const CONTAINER = document.querySelector('.container')

const generateHandler = (element, proximity, cb) => ({x, y}) => {
  const bounds = 100
  const elementBounds = element.getBoundingClientRect()
  const centerX = elementBounds.left + elementBounds.width / 2
  const centerY = elementBounds.top + elementBounds.height / 2
  const boundX = gsap.utils.mapRange(centerX - proximity, centerX + proximity, -bounds, bounds, x)
  const boundY = gsap.utils.mapRange(centerY - proximity, centerY + proximity, -bounds, bounds, y)
  cb(boundX / 100, boundY / 100)
}

document.addEventListener('pointermove', generateHandler(CONTAINER, 100, (x, y) => {
  CONTAINER.innerText = `x: ${x.toFixed(1)}; y: ${y.toFixed(1)};`
}))

In this demo, our proximity is 100. We’ll style it with a blue background to make it obvious. We pass a callback that gets fired each time the values for x and y get mapped to the bounds. We can divide these values in the callback or do what we want with them.

But wait, there’s an issue with that demo. The values go outside the bounds of -1 and 1. We need to clamp those values. GreenSock has another utility method we can use for this. It’s the equal of using a combination of Math.min and Math.max. As we already have the dependency, there’s no point in reinventing the wheel! We could clamp the values in the function. But, choosing to do so in our callback will be more flexible as we’ll show coming up.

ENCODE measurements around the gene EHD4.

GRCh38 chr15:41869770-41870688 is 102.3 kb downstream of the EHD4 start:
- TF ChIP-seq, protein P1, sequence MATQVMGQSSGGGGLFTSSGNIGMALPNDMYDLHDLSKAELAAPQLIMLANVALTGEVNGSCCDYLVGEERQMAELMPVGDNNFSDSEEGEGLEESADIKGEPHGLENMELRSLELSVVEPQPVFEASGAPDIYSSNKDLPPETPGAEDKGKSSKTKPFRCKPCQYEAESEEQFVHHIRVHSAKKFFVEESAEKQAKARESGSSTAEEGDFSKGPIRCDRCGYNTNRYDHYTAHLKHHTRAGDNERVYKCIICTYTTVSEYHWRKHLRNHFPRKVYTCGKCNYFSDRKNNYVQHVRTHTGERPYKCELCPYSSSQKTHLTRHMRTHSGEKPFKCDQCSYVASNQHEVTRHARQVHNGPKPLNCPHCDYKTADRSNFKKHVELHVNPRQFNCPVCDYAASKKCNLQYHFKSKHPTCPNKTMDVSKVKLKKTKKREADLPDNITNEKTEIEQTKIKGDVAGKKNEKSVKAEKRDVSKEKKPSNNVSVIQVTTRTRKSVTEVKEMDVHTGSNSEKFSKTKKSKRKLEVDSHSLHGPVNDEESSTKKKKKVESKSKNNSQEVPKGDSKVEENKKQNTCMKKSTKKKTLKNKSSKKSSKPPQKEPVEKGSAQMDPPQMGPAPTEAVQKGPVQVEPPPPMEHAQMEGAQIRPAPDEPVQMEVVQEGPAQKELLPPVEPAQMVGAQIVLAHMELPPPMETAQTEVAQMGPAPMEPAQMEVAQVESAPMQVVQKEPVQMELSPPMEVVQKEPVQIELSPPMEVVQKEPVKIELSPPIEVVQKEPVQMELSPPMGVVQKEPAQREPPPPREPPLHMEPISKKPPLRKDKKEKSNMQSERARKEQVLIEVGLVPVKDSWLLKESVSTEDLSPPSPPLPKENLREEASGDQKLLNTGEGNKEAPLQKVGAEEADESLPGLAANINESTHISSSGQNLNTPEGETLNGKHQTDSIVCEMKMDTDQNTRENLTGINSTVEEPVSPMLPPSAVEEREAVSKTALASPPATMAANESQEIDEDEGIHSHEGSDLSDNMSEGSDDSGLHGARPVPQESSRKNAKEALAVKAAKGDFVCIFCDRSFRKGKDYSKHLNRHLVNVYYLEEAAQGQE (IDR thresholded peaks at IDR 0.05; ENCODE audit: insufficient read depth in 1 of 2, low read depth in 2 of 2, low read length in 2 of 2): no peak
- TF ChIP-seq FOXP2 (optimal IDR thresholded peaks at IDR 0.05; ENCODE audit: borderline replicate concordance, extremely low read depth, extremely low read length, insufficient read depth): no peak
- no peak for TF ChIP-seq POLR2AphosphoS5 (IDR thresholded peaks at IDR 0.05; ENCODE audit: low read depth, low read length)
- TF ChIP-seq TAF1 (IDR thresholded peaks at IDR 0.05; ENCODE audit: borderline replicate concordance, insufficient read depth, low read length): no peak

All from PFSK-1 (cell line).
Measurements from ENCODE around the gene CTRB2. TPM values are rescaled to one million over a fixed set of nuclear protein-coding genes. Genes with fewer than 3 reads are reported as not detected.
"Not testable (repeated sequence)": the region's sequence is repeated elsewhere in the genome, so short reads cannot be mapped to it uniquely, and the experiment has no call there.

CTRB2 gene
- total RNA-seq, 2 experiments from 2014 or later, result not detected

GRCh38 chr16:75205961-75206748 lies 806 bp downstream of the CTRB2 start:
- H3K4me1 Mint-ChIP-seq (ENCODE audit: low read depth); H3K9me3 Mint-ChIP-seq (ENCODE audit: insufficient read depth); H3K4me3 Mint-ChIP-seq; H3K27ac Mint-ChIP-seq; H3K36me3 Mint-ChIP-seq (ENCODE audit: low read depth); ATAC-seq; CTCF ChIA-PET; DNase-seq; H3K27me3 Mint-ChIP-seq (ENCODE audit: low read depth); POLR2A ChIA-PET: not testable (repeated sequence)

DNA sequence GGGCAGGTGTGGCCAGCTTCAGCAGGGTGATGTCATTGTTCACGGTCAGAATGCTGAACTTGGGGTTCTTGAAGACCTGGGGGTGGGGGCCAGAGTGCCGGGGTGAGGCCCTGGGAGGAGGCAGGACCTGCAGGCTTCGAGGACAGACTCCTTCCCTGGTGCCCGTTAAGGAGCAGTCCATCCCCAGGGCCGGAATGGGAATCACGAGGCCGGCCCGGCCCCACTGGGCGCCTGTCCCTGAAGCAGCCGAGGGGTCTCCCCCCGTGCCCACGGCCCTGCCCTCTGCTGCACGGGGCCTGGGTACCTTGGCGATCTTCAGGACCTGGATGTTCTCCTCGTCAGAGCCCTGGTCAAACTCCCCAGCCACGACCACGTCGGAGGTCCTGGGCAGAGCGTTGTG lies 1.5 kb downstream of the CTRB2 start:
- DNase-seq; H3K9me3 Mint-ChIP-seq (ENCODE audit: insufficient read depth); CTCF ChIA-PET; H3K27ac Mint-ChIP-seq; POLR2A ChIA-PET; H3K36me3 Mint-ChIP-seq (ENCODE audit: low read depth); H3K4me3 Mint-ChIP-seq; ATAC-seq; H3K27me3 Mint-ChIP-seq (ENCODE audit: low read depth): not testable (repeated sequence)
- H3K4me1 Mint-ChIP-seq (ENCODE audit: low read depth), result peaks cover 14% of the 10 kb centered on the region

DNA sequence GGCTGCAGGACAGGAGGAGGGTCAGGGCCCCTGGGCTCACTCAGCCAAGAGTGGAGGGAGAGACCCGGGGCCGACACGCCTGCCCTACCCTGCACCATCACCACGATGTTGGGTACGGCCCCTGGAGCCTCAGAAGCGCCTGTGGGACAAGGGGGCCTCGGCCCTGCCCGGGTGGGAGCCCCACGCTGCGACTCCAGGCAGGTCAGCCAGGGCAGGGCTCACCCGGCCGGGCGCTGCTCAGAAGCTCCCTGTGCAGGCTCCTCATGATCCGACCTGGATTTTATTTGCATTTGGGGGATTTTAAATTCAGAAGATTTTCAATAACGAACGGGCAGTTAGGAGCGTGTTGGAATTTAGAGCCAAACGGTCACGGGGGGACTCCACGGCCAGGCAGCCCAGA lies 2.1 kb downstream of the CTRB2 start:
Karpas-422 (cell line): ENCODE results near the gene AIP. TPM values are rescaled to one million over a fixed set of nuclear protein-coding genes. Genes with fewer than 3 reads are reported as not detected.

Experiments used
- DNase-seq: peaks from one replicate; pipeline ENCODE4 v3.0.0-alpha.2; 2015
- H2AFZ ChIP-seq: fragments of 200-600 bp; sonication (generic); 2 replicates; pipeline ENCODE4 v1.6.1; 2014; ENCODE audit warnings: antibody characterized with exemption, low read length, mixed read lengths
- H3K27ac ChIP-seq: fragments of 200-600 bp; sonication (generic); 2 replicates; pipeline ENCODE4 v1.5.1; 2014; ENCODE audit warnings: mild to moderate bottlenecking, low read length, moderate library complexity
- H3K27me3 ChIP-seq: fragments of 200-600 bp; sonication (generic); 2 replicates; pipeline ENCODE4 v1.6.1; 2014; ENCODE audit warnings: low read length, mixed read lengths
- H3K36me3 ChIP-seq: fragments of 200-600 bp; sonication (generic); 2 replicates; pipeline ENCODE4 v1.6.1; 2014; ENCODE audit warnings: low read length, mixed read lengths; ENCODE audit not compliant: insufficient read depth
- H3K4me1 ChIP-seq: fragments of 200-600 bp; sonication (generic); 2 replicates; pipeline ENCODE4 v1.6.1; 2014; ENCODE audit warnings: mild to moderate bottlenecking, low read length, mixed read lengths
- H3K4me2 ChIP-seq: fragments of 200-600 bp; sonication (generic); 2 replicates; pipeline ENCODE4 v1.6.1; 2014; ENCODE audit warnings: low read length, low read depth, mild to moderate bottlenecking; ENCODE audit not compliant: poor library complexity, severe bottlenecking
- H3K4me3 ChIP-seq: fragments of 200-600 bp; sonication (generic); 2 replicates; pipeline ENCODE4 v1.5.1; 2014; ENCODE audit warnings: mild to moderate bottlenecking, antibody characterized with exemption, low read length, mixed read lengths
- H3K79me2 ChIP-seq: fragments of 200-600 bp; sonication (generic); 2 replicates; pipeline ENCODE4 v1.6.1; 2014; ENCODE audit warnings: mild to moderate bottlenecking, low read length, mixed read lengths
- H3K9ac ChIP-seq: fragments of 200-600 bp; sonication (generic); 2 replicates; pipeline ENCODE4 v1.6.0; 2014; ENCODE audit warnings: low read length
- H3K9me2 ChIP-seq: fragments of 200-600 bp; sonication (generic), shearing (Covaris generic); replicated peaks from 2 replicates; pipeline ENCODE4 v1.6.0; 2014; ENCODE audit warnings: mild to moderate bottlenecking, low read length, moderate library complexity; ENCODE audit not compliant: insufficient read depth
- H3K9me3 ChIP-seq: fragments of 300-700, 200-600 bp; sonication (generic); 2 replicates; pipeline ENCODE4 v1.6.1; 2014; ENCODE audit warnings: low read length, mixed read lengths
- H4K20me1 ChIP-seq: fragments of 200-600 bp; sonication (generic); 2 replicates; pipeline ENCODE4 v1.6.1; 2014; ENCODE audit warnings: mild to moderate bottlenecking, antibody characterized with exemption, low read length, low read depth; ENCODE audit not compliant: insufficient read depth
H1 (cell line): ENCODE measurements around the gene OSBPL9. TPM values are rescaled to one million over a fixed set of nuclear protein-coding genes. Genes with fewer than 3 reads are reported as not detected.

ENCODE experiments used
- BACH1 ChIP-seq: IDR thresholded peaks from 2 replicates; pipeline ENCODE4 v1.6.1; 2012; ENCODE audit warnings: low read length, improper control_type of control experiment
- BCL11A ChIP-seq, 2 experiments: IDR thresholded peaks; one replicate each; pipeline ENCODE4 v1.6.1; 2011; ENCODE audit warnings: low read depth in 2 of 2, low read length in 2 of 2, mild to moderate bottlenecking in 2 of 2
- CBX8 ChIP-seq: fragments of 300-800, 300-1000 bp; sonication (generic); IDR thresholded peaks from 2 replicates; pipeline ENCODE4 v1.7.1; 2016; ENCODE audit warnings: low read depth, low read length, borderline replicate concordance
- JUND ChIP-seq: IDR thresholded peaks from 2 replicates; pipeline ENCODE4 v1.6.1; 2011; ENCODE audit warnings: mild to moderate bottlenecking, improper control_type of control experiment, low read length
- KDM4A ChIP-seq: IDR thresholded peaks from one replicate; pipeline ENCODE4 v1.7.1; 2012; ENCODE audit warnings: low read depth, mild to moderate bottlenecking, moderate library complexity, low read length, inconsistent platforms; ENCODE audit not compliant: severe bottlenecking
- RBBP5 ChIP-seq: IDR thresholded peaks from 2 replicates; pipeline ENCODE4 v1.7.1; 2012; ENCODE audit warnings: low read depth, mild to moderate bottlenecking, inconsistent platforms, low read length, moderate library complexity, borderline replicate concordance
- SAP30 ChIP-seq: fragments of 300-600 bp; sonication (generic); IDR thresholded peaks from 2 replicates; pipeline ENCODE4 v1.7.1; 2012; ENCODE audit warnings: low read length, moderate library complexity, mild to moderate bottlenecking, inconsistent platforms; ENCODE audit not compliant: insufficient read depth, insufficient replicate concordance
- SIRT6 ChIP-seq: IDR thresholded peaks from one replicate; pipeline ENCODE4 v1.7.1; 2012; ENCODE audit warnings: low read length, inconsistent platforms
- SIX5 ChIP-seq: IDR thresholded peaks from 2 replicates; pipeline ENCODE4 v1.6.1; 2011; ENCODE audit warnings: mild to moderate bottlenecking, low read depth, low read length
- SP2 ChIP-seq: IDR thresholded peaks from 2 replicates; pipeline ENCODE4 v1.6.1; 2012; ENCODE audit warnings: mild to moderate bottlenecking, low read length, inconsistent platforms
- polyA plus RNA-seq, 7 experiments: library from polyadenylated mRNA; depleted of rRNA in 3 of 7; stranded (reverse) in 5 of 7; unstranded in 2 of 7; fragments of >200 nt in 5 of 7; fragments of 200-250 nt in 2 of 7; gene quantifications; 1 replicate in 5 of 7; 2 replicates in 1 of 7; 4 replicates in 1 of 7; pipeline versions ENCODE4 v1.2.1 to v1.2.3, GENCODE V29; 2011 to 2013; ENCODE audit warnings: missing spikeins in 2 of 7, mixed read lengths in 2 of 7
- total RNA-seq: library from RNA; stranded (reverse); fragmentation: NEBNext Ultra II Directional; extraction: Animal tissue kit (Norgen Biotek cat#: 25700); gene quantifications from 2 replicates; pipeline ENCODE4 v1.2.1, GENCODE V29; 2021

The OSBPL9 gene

We could do this with CSS clamp() if we’d like. 😉

document.addEventListener('pointermove', generateHandler(CONTAINER, 100, (x, y) => {
  CONTAINER.innerText = `
    x: ${gsap.utils.clamp(-1, 1, x.toFixed(1))};
    y: ${gsap.utils.clamp(-1, 1, y.toFixed(1))};
  `
}))

Now we have clamped values!

In this demo, adjust the proximity and drag the container around to see how the handler holds up.

That’s the majority of JavaScript for this project! All that’s left to do is pass these values to CSS-land. And we can do that in our callback. Let’s use custom properties named ratio-x and ratio-y.

const UPDATE = (x, y) => {
  const clampedX = gsap.utils.clamp(-1, 1, x.toFixed(1))
  const clampedY = gsap.utils.clamp(-1, 1, y.toFixed(1))
  CONTAINER.style.setProperty('--ratio-x', clampedX)
  CONTAINER.style.setProperty('--ratio-y', clampedY)
  CONTAINER.innerText = `x: ${clampedX}; y: ${clampedY};`
}

document.addEventListener('pointermove', generateHandler(CONTAINER, 100, UPDATE))

Now that we have some values we can use in our CSS, we can combine them with calc() any way we like. For example, this demo changes the scale of the container element based on the y value. It then updates the hue of the container based on the x value.

The neat thing here is that the JavaScript doesn’t care about what you do with the values. It’s done its part. That’s the magic of using scoped custom properties.

.container {
  --hue: calc(180 - (var(--ratio-x, 0) * 180));
  background: hsl(var(--hue, 25), 100%, 80%);
  transform: scale(calc(2 - var(--ratio-y, 0)));
}

Another interesting point is considering whether you want to clamp the values or not. In this demo, if we didn’t clamp x, we could have the hue update wherever we are on the page.

Making a scene